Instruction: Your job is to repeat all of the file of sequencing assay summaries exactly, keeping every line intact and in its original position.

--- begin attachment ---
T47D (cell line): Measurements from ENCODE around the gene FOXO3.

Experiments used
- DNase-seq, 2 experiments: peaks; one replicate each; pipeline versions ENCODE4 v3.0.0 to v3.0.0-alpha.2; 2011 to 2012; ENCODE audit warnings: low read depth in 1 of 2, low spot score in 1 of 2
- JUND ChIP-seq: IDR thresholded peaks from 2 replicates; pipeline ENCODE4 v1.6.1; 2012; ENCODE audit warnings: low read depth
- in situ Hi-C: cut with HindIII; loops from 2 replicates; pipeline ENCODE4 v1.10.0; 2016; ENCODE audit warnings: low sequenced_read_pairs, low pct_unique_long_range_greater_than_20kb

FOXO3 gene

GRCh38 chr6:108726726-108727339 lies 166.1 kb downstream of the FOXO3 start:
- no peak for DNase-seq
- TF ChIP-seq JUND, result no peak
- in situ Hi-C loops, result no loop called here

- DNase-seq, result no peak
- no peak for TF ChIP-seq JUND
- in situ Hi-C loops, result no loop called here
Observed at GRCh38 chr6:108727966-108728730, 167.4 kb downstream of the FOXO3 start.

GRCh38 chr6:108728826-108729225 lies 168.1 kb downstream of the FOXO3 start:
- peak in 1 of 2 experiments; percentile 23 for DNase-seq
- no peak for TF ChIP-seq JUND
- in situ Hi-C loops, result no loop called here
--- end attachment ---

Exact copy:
T47D (cell line): Measurements from ENCODE around the gene FOXO3.

Experiments used
- DNase-seq, 2 experiments: peaks; one replicate each; pipeline versions ENCODE4 v3.0.0 to v3.0.0-alpha.2; 2011 to 2012; ENCODE audit warnings: low read depth in 1 of 2, low spot score in 1 of 2
- JUND ChIP-seq: IDR thresholded peaks from 2 replicates; pipeline ENCODE4 v1.6.1; 2012; ENCODE audit warnings: low read depth
- in situ Hi-C: cut with HindIII; loops from 2 replicates; pipeline ENCODE4 v1.10.0; 2016; ENCODE audit warnings: low sequenced_read_pairs, low pct_unique_long_range_greater_than_20kb

FOXO3 gene

GRCh38 chr6:108726726-108727339 lies 166.1 kb downstream of the FOXO3 start:
- no peak for DNase-seq
- TF ChIP-seq JUND, result no peak
- in situ Hi-C loops, result no loop called here

- DNase-seq, result no peak
- no peak for TF ChIP-seq JUND
- in situ Hi-C loops, result no loop called here
Observed at GRCh38 chr6:108727966-108728730, 167.4 kb downstream of the FOXO3 start.

GRCh38 chr6:108728826-108729225 lies 168.1 kb downstream of the FOXO3 start:
- peak in 1 of 2 experiments; percentile 23 for DNase-seq
- no peak for TF ChIP-seq JUND
- in situ Hi-C loops, result no loop called here